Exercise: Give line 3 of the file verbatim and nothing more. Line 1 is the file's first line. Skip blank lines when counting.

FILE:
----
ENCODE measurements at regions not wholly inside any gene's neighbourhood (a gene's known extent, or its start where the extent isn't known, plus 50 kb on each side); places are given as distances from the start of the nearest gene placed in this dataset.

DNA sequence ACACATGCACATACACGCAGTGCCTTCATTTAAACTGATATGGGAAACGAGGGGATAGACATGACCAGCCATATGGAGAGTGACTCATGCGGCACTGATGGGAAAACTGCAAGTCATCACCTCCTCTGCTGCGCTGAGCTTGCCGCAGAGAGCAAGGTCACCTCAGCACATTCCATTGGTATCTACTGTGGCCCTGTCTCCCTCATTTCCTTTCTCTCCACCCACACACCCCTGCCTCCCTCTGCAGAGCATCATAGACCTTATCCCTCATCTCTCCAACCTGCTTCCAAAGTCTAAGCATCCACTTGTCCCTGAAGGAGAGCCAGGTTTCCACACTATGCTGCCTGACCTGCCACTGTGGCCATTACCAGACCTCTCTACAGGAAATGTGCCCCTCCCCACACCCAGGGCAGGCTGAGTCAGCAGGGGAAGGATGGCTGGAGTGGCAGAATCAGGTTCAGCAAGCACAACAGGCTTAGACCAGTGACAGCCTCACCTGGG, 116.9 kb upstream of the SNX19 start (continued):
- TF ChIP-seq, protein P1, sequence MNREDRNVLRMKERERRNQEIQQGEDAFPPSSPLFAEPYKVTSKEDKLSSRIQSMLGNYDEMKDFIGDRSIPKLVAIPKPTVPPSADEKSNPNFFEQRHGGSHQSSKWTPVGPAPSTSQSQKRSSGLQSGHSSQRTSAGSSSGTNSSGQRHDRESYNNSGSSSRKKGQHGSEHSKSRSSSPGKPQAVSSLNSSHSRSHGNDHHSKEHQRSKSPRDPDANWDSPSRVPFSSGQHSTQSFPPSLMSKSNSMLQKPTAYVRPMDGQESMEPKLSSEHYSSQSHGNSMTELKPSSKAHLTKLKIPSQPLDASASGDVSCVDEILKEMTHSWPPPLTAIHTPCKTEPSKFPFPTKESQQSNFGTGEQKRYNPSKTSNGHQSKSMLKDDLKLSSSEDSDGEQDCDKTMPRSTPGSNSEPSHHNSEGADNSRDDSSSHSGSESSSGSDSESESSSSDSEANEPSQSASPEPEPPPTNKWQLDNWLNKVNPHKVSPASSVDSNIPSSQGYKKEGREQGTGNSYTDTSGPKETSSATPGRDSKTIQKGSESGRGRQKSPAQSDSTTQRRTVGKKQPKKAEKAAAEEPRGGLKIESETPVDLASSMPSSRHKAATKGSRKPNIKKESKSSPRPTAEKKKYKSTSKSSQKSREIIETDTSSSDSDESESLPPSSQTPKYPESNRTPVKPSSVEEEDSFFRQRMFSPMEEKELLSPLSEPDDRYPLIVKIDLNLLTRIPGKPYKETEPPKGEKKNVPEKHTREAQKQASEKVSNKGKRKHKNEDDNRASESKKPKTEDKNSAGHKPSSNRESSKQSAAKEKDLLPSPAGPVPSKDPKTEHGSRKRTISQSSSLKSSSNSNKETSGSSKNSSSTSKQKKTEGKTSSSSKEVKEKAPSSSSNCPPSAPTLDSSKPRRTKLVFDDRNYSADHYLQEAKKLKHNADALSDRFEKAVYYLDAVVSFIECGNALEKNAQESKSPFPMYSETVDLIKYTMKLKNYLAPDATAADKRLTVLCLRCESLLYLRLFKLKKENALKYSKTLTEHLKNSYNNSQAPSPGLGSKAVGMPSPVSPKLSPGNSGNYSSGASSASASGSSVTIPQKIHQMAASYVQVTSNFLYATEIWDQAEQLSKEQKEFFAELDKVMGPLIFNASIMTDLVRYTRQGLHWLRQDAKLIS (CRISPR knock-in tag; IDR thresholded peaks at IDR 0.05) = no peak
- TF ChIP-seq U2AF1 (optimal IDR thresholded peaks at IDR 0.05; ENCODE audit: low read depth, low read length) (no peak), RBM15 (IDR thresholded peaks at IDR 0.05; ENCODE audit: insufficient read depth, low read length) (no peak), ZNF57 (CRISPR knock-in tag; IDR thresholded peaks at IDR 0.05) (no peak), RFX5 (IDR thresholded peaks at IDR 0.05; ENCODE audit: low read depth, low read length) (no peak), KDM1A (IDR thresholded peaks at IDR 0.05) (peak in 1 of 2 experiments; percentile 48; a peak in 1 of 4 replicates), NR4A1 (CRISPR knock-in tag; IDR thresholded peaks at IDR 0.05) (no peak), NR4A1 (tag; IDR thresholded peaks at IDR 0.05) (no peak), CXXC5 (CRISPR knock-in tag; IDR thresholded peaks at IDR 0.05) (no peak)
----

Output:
- TF ChIP-seq, protein P1, sequence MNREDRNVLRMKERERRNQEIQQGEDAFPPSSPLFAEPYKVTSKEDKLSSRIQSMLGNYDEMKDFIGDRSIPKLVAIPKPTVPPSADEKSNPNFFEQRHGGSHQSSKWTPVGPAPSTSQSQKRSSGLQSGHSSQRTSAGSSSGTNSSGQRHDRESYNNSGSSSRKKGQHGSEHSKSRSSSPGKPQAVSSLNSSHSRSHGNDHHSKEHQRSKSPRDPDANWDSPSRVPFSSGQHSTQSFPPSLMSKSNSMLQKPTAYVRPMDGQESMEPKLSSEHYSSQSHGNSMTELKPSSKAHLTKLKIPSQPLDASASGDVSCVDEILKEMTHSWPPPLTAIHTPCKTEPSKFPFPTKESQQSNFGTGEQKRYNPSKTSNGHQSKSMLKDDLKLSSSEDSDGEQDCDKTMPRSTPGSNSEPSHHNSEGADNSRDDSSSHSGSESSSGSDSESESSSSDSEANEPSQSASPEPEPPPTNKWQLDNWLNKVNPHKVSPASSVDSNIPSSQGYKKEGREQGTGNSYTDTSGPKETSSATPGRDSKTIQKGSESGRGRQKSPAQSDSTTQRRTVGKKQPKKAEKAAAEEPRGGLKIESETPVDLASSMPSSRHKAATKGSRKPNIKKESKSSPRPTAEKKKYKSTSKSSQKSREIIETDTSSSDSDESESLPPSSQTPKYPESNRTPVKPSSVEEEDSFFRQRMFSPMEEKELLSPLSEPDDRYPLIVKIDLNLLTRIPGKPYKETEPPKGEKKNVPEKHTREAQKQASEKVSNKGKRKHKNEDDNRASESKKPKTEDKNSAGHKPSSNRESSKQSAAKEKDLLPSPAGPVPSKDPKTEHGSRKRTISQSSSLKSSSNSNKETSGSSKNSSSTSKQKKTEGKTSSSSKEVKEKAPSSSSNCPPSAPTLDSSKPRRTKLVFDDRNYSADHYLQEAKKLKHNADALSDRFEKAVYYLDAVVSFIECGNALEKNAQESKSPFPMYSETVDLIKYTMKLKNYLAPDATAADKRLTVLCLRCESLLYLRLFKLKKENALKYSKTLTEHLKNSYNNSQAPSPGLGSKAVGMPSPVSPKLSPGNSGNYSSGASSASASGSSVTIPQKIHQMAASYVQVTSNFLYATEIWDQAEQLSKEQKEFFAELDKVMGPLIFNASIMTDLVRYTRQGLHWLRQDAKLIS (CRISPR knock-in tag; IDR thresholded peaks at IDR 0.05) = no peak